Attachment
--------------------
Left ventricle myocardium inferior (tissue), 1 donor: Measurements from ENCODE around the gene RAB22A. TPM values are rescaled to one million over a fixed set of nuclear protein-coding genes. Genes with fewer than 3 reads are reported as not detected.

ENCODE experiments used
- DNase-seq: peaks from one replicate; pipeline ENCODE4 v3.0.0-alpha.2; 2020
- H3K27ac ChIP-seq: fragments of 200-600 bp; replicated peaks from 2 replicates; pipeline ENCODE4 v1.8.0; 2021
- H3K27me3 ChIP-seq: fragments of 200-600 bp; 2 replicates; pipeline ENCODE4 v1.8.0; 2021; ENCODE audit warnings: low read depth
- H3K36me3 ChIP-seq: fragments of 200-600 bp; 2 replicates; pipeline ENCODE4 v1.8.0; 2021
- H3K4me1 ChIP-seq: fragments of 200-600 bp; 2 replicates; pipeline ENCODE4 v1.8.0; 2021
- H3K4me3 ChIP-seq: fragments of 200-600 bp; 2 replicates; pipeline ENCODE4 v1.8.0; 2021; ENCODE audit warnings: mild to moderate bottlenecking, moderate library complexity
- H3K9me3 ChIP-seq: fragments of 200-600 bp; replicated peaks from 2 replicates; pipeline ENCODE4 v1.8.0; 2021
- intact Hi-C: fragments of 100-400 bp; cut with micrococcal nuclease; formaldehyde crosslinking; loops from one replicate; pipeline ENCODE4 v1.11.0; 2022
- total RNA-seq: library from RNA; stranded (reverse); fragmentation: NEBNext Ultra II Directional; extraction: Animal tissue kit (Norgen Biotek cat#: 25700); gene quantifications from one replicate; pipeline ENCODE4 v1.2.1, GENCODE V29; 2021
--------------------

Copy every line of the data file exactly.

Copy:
Left ventricle myocardium inferior (tissue), 1 donor: Measurements from ENCODE around the gene RAB22A. TPM values are rescaled to one million over a fixed set of nuclear protein-coding genes. Genes with fewer than 3 reads are reported as not detected.

ENCODE experiments used
- DNase-seq: peaks from one replicate; pipeline ENCODE4 v3.0.0-alpha.2; 2020
- H3K27ac ChIP-seq: fragments of 200-600 bp; replicated peaks from 2 replicates; pipeline ENCODE4 v1.8.0; 2021
- H3K27me3 ChIP-seq: fragments of 200-600 bp; 2 replicates; pipeline ENCODE4 v1.8.0; 2021; ENCODE audit warnings: low read depth
- H3K36me3 ChIP-seq: fragments of 200-600 bp; 2 replicates; pipeline ENCODE4 v1.8.0; 2021
- H3K4me1 ChIP-seq: fragments of 200-600 bp; 2 replicates; pipeline ENCODE4 v1.8.0; 2021
- H3K4me3 ChIP-seq: fragments of 200-600 bp; 2 replicates; pipeline ENCODE4 v1.8.0; 2021; ENCODE audit warnings: mild to moderate bottlenecking, moderate library complexity
- H3K9me3 ChIP-seq: fragments of 200-600 bp; replicated peaks from 2 replicates; pipeline ENCODE4 v1.8.0; 2021
- intact Hi-C: fragments of 100-400 bp; cut with micrococcal nuclease; formaldehyde crosslinking; loops from one replicate; pipeline ENCODE4 v1.11.0; 2022
- total RNA-seq: library from RNA; stranded (reverse); fragmentation: NEBNext Ultra II Directional; extraction: Animal tissue kit (Norgen Biotek cat#: 25700); gene quantifications from one replicate; pipeline ENCODE4 v1.2.1, GENCODE V29; 2021